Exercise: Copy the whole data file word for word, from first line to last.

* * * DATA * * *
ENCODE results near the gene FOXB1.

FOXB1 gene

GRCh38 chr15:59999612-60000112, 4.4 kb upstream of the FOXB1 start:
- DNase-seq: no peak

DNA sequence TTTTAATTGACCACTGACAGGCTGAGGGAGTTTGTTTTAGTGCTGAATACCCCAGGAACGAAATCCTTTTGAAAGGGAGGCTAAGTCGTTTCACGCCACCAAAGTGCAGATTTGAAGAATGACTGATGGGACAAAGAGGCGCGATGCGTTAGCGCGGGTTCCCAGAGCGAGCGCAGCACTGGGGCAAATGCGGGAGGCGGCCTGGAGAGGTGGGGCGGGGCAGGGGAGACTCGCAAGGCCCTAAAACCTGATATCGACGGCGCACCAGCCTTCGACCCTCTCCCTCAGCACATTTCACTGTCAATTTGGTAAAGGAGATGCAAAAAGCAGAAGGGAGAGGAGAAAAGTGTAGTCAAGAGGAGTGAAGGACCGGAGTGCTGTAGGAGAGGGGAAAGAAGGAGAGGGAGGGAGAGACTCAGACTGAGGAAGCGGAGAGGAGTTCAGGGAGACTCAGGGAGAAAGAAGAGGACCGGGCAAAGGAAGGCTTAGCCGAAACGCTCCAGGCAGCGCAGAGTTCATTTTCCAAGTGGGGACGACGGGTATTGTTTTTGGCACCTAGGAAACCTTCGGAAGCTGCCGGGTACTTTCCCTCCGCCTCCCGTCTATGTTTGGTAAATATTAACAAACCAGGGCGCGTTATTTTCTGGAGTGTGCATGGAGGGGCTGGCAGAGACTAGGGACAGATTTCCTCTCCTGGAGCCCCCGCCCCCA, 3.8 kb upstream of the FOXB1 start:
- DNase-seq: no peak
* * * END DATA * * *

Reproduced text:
ENCODE results near the gene FOXB1.

FOXB1 gene

GRCh38 chr15:59999612-60000112, 4.4 kb upstream of the FOXB1 start:
- DNase-seq: no peak

DNA sequence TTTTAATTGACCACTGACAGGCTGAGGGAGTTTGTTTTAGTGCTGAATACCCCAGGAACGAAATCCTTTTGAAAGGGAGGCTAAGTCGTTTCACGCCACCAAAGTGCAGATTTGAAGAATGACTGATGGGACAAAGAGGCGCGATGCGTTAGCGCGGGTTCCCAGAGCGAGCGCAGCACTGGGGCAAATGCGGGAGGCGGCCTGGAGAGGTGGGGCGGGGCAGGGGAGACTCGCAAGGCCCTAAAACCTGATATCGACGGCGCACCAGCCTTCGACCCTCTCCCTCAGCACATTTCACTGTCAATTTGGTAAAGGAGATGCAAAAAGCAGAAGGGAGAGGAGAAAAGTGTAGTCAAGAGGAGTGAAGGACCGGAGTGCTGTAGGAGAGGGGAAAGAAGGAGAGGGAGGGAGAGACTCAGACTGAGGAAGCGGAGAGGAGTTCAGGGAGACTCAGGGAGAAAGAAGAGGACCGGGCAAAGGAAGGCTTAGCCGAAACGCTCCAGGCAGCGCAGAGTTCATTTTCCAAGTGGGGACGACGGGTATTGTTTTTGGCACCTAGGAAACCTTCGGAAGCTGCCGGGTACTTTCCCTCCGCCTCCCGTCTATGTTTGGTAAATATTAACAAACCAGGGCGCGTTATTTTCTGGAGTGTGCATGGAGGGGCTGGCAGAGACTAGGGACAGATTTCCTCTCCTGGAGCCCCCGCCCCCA, 3.8 kb upstream of the FOXB1 start:
- DNase-seq: no peak